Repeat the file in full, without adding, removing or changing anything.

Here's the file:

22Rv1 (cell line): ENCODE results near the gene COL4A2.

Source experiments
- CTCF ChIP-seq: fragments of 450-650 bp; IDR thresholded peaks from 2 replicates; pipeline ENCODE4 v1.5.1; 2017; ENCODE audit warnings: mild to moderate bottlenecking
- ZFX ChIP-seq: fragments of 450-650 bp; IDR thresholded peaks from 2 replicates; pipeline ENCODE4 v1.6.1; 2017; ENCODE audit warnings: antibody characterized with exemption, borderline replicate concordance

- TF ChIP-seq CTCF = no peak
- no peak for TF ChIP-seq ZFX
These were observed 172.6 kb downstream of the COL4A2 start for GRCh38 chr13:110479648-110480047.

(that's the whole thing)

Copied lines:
22Rv1 (cell line): ENCODE results near the gene COL4A2.

Source experiments
- CTCF ChIP-seq: fragments of 450-650 bp; IDR thresholded peaks from 2 replicates; pipeline ENCODE4 v1.5.1; 2017; ENCODE audit warnings: mild to moderate bottlenecking
- ZFX ChIP-seq: fragments of 450-650 bp; IDR thresholded peaks from 2 replicates; pipeline ENCODE4 v1.6.1; 2017; ENCODE audit warnings: antibody characterized with exemption, borderline replicate concordance

- TF ChIP-seq CTCF = no peak
- no peak for TF ChIP-seq ZFX
These were observed 172.6 kb downstream of the COL4A2 start for GRCh38 chr13:110479648-110480047.